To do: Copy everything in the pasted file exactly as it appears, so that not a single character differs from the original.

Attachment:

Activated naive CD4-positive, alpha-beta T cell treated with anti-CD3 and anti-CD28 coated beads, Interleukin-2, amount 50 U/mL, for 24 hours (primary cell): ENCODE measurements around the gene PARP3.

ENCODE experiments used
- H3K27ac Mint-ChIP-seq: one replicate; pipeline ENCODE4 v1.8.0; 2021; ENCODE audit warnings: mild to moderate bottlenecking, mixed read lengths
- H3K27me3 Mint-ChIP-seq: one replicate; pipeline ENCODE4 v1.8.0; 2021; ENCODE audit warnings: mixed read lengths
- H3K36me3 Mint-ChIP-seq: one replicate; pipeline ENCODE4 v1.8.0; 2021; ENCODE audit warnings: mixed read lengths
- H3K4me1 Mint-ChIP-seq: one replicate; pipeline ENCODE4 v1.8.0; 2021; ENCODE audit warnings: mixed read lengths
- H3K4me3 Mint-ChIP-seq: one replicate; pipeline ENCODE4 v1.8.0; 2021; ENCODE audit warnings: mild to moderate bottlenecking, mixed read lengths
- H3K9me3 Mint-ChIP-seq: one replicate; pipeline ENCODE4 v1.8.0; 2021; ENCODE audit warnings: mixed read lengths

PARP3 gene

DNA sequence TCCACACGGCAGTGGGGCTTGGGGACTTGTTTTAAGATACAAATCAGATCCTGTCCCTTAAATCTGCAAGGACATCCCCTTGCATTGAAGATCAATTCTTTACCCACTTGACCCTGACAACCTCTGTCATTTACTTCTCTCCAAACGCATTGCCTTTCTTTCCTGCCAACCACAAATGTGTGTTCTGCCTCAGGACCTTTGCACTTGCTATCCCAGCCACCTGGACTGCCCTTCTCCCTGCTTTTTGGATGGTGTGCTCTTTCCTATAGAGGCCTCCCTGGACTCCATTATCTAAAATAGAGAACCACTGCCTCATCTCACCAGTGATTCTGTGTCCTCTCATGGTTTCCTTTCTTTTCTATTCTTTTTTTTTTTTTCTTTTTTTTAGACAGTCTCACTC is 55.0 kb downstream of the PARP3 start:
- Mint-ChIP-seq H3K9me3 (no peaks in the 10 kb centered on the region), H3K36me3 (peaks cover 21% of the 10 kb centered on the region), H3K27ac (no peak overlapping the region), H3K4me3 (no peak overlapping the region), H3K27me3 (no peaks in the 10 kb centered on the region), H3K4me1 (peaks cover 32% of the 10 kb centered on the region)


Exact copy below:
Activated naive CD4-positive, alpha-beta T cell treated with anti-CD3 and anti-CD28 coated beads, Interleukin-2, amount 50 U/mL, for 24 hours (primary cell): ENCODE measurements around the gene PARP3.

ENCODE experiments used
- H3K27ac Mint-ChIP-seq: one replicate; pipeline ENCODE4 v1.8.0; 2021; ENCODE audit warnings: mild to moderate bottlenecking, mixed read lengths
- H3K27me3 Mint-ChIP-seq: one replicate; pipeline ENCODE4 v1.8.0; 2021; ENCODE audit warnings: mixed read lengths
- H3K36me3 Mint-ChIP-seq: one replicate; pipeline ENCODE4 v1.8.0; 2021; ENCODE audit warnings: mixed read lengths
- H3K4me1 Mint-ChIP-seq: one replicate; pipeline ENCODE4 v1.8.0; 2021; ENCODE audit warnings: mixed read lengths
- H3K4me3 Mint-ChIP-seq: one replicate; pipeline ENCODE4 v1.8.0; 2021; ENCODE audit warnings: mild to moderate bottlenecking, mixed read lengths
- H3K9me3 Mint-ChIP-seq: one replicate; pipeline ENCODE4 v1.8.0; 2021; ENCODE audit warnings: mixed read lengths

PARP3 gene

DNA sequence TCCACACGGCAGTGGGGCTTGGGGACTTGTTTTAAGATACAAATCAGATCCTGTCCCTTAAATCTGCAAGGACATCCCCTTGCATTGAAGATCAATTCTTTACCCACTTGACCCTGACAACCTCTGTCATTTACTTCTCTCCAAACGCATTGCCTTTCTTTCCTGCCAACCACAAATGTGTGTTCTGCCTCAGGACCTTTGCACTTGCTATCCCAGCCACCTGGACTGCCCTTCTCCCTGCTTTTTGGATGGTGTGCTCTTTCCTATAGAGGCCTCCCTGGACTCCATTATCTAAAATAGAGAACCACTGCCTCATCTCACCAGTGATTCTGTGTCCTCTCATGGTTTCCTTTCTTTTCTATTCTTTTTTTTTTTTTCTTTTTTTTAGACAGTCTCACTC is 55.0 kb downstream of the PARP3 start:
- Mint-ChIP-seq H3K9me3 (no peaks in the 10 kb centered on the region), H3K36me3 (peaks cover 21% of the 10 kb centered on the region), H3K27ac (no peak overlapping the region), H3K4me3 (no peak overlapping the region), H3K27me3 (no peaks in the 10 kb centered on the region), H3K4me1 (peaks cover 32% of the 10 kb centered on the region)